Total War Pharaoh preview – familiar but promising

Total War Pharaoh preview – familiar but promising

Total War Pharaoh is the type of strategy game that makes you feel daft. I’m out of my depth, wading through lashings of historical authenticity, court intrigue, and flimsy peace treaties, my brain blistering into a mushy heap as I try to keep my food stocks up. And that’s not even mentioning the real-time battles, where thousands of scuttling little soldiers hurl metal at one another per my misguided instructions. Thank goodness the game is weighted in favour of army size because a shrewd tactician I’m not, or at least not yet.

Total War Pharaoh preview - campaign map.

About a month ago, Creative Assembly and SEGA let VideoGamer sample a preview build of Total War Pharaoh for the better part of a week. Though this is the first time the series visits Ancient Egypt in earnest, the premise remains largely identical to previous entries: conquer, subdue, and dominate, all in the hope of one day becoming Pharaoh.

It’s 1200 BCE. The once prosperous and stable New Kingdom is on its last legs, with the Bronze Age collapse looming. The new game screen teased eight faction leaders across three playable cultures – Egyptians, Hittites, and the Canaanites. I was limited to Rameses, a young battle-hardened upstart gunning for the throne. As anyone familiar with the going-ons of the time knows, the lad made quite a name for himself. I started with a small army, a few scattered settlements and provinces in the Sinai Desert, and plenty of ambition. And in typical Total War fashion, there’s no milling about as you’re thrust into the action and handed a steep learning curve.

Total War Pharaoh preview: real-time battle.

The Total War games have never been all that accommodating to first-timers, and Pharaoh is no different. The systems stacked on top of systems, the resource management, the recruitment, and the bartered trade deals – it’s an overwhelming mesh of moving parts that, I’ll admit, left me glassy-eyed at first. My first playthrough was sheer chaos. I clicked and tapped everything and anything, declared war on all and any rival, and the generous stock of starting resources trickled down until my stores were bare. I didn’t last long when civil war broke out, as other pretenders with bigger and better armies – and stacks more sense – tore through my disjointed empire. Poor Rameses was saddled with a fumbling oaf.

Deflated, I fired up several more runs, and things went much, much better. There appears to be a concerted effort on Creative Assembly’s part to ease players in a little more gently. Partly through a meaty written help section, in-depth campaign customisation options, and replayable tutorials coming in the release build, but also an advisor regularly dishing out help whenever you try something new, hit a major in-game event, or bring up a menu for the first time. Pay attention, and you’ll learn. Or at least that’s the idea.

Total War Pharaoh preview: world map.

One thing that struck me was the reach of the map. Zooming out to get a sense of the scale, it was clear that I was only privy to a small slice of the playable region. The map encompasses not just Egypt and the Sinai but extends westward into modern-day Libya and north into the Levant and Anatolia. The cities I freed from map fog, let alone those I visited or attacked, within the build’s 50-turn cap were restricted to a tiny pocket of the map.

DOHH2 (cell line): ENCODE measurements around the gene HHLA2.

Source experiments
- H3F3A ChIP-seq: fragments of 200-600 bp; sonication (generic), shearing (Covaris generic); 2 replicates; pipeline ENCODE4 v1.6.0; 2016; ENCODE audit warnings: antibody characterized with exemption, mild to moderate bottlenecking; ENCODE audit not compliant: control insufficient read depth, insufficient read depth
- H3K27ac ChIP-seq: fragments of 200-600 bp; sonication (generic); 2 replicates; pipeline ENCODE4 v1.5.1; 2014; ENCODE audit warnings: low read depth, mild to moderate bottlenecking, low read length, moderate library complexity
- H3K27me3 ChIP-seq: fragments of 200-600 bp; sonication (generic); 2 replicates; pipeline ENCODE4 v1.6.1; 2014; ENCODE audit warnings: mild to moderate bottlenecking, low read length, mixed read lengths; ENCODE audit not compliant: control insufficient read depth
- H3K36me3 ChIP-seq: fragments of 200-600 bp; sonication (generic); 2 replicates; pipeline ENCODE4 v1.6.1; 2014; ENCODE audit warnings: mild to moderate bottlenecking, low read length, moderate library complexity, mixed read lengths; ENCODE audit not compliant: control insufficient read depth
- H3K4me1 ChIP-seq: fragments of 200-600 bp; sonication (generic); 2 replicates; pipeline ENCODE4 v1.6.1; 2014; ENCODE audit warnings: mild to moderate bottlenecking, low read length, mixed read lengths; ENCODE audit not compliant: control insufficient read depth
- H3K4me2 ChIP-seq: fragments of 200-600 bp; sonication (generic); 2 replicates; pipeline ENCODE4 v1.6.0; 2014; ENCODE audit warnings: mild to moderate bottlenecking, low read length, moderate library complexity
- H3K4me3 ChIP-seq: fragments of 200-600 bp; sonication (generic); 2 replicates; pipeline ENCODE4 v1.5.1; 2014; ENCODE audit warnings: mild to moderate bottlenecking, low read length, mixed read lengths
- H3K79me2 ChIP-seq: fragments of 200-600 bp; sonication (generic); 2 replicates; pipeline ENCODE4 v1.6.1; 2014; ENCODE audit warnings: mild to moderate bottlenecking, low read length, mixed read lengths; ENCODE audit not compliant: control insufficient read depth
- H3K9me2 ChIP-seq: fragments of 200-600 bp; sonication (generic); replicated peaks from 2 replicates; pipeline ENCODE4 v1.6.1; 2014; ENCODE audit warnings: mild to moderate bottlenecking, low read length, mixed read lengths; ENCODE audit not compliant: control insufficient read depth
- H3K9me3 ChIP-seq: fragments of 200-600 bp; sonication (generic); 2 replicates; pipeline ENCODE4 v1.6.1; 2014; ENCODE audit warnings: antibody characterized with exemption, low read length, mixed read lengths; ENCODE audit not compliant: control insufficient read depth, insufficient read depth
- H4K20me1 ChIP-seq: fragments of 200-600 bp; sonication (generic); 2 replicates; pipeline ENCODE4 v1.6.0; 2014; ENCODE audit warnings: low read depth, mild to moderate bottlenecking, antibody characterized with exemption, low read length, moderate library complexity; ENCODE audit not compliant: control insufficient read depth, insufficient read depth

Despite the new setting, there’s no mistaking Pharaoh as a total war game. It marries those epic historical real-time battles and the granularity of a 4X campaign map topped with plenty of stats and sub-menus to get stuck into. CA has woven in fresh, historically plausible activities to hammer home the setting. There are, for example, court intrigues, a kind of interactive, gossipy soap opera where you stir up trouble, backstab, or otherwise bank favour by staging little plots. Then there’s the pillars of civilisation mechanic, a gauge of the region’s stability designed to mimic the Bronze Age collapse with tangible impacts on the world map. The visual mood gets darker. There are more natural disasters. Invaders get more aggressive, and so on. You can also relive historically significant events, like building the pyramids, more or less organically in your campaign through the ancient legacy system. You can also worship deities for different buffs and bonuses like extra XP at every turn or a melee damage boost.

Total War Pharaoh preview: Egyptian court screen.

Is it enough to make it stand out? What’s clear is that the historical period does a lot of the heavy lifting, but it’s too early to say if Pharaoh can unshackle itself from the ‘just another Total War game’ label. That’s not necessarily a bad thing, but evolution feels like a reasonable expectation from such a long-running franchise. Making sweeping judgments is hard given the build’s turn cap and only one budding monarch to play with, so hardly enough to get into some meaty conquering and make a meaningful impact on the world map. But there’s a lot to like here despite the inherent complexity and the slightly sickly feeling of playing another very similar Total War game.

Total War Preview: aerial shot of the pyramids near the Nile.

It’s been a few years since I dabbled with a Total War game. At the time, it became a bit of an obsession. More hours spent playing than I’m comfortable assigning a number to, even more ruminating about the game and wanting to play. Pharaoh is shaping up to be a similarly life-engulfing strategic playground for those partial to the series, and I imagine plenty of newcomers drawn to the promise of military conquest in Ancient Egypt. The Nile, Pharaohs, sun-baked pyramids, fiddly scraps in the sands of the Sinai, and so on – it’s all catnip for history buffs.